• Less authoritarian and more negative attitudes toward persons holding positions of power.
• More independence, often to the point of rebelliousness and defiance.
• More freedom, less control in expressing feelings, impulses, and emotions.
• Greater inclination to live in the present and to let the future take care of itself.
• More self-indulgence.
• Moral values that are relative to the situation, less absolute, and less tied to formal religion.
• A strong and increasing identification with their peer and age groups, with the youth culture.
• Greater social concern and greater desire to help the less fortunate.
12 John B. Miner, "The OD -Management Development Conflict." Reprinted with permission from Business Horizons, December 1973, p. 32. Copyright © 1973 by the Board of Trustees at Indiana University. Used with permission.
• More negative attitude toward business, the management role in particular. A professional position is clearly preferred to managing.
• A desire to contribute less to an employing organization and to receive more from the organization.
Previously, we defined one of the attributes of a project manager as liking risks. Unfortunately, the amount of risk that today's managers are willing to accept varies not only with their personal values but also with the impact of current economic conditions and top management philosophies. If top management views a specific project as vital for the growth of the company, then the project manager may be directed to assume virtually no risks during the execution of the project. In this case the project manager may attempt to pass all responsibility to higher or lower management claiming that "his hands are tied." Wilemon and Cicero identify problems with risk identification:13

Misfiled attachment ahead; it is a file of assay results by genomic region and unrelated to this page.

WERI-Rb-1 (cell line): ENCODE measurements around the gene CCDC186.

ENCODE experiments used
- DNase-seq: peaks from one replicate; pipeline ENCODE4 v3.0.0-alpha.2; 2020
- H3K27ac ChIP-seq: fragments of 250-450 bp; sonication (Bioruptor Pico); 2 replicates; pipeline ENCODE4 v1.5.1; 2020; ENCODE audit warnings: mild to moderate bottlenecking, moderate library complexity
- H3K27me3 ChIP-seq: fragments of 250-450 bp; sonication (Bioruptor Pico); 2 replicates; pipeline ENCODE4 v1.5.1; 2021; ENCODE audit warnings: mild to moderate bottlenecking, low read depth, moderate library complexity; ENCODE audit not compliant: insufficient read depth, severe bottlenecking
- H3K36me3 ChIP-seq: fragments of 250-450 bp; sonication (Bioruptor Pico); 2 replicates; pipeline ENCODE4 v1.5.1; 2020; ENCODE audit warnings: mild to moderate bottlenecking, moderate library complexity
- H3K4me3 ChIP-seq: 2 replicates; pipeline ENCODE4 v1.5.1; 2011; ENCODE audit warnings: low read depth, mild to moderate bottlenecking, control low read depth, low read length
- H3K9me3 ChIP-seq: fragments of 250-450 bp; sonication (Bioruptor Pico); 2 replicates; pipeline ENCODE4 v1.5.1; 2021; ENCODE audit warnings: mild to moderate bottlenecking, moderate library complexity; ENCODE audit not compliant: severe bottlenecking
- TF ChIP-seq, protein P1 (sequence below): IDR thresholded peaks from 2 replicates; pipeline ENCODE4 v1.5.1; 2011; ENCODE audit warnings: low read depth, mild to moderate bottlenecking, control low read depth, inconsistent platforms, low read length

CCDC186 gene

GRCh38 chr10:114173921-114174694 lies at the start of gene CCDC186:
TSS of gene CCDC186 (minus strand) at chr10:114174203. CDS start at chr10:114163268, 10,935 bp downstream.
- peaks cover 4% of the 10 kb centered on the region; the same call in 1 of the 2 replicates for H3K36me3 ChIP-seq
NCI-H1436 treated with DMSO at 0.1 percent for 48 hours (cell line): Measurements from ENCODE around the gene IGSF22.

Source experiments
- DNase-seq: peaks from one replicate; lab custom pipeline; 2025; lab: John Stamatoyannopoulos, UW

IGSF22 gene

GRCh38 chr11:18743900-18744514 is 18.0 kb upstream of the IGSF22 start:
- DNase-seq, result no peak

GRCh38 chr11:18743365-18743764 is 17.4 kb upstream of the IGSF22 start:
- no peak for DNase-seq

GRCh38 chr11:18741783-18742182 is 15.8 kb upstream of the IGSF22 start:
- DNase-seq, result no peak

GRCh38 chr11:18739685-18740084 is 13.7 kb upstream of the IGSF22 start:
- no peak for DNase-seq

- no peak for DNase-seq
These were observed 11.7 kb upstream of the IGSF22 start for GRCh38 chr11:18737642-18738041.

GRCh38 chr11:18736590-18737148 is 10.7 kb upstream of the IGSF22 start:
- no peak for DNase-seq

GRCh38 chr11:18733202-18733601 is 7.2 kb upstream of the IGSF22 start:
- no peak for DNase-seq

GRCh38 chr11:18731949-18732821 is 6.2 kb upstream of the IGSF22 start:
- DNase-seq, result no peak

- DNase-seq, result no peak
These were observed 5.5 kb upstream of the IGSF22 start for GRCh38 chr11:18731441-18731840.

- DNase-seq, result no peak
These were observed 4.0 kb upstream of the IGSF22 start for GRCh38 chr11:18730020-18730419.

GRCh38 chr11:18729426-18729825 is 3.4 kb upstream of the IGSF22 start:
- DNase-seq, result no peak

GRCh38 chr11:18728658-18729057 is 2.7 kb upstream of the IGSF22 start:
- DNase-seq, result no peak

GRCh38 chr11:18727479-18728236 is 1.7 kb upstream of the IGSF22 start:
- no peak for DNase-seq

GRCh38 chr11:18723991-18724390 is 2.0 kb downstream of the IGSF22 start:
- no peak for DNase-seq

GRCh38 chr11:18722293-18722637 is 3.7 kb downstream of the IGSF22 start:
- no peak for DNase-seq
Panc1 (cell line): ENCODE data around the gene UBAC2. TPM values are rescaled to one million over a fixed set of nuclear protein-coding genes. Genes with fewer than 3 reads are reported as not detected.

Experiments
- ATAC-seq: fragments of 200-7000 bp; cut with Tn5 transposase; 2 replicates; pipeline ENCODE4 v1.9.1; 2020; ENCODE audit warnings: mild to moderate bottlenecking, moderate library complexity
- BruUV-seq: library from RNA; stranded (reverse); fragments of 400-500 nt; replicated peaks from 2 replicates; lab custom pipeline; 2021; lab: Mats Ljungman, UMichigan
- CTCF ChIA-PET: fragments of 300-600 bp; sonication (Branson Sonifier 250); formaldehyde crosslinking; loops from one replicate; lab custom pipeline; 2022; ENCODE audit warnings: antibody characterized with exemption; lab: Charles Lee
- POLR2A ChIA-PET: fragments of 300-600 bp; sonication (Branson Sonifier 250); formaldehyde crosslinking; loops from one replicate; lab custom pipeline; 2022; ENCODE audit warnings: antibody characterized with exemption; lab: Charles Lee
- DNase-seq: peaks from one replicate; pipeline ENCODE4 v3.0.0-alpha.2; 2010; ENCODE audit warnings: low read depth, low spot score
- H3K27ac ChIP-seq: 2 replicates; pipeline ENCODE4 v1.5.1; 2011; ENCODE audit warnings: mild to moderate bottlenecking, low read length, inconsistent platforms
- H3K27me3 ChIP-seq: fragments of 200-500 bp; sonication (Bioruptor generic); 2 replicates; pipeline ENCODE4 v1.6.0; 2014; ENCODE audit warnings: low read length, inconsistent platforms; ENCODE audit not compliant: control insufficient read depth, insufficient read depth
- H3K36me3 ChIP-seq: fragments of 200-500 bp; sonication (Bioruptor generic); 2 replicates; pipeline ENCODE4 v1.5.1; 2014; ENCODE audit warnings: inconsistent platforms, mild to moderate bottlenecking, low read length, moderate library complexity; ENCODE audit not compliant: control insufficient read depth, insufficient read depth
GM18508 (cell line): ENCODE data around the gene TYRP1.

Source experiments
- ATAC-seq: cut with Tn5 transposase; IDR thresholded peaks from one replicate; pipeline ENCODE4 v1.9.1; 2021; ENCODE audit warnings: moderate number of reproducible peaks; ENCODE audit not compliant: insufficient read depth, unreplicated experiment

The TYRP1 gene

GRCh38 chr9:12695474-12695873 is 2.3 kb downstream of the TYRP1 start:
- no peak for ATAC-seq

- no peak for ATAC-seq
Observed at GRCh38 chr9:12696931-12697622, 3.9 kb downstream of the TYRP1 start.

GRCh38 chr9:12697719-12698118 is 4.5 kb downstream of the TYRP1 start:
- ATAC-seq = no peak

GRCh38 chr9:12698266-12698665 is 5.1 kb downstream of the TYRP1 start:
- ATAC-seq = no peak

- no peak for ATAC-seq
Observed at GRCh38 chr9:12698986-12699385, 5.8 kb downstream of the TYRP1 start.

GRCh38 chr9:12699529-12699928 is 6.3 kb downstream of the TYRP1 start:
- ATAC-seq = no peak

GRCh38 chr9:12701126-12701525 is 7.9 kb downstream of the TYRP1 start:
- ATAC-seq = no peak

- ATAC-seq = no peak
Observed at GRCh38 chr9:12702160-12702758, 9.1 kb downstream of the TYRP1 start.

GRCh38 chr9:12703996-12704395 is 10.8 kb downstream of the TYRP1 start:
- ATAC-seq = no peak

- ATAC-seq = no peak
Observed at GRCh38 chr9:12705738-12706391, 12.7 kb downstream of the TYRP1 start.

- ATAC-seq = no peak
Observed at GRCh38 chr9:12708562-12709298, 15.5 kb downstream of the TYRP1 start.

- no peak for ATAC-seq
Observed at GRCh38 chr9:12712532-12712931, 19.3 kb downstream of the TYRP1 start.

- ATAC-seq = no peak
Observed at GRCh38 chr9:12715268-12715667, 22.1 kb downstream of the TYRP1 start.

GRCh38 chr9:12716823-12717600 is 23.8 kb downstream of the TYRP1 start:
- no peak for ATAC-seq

• The project manager's anxiety over project risk varies in relation to his willingness to accept final responsibility for the technical success of his project. Some project managers may be willing to accept full responsibility for the success or failure of their projects. Others, by contrast, may be more willing to share responsibility and risk with their superiors.
• The greater the length of stay in project management, the greater the tendency for project managers to remain in administrative positions within an organization.
• The degree of anxiety over professional obsolescence varies with the length of time the project manager spends in project management positions.
The amount of risk that managers will accept also varies with age and experience. Older, more experienced managers tend to take few risks, whereas the younger, more aggressive managers may adopt a risk-lover policy in hopes of achieving a name for themselves.
Conflicts exist at the project-functional interface regardless of how hard we attempt to structure the work. Authority and responsibility relationships can vary from project to project. In general, however, there does exist a relatively definable boundary between the project and functional manager. According to Cleland and King, this interface can be defined by the following relationships:14
• Project Manager
• How much money is available to do the task?
• How well has the total project been done?
13 L. Wilemon and John P. Cicero, "The Project Manager: Anomalies and Ambiguities," Academy of Management Journal, Vol. 13, 1970, pp. 269-282.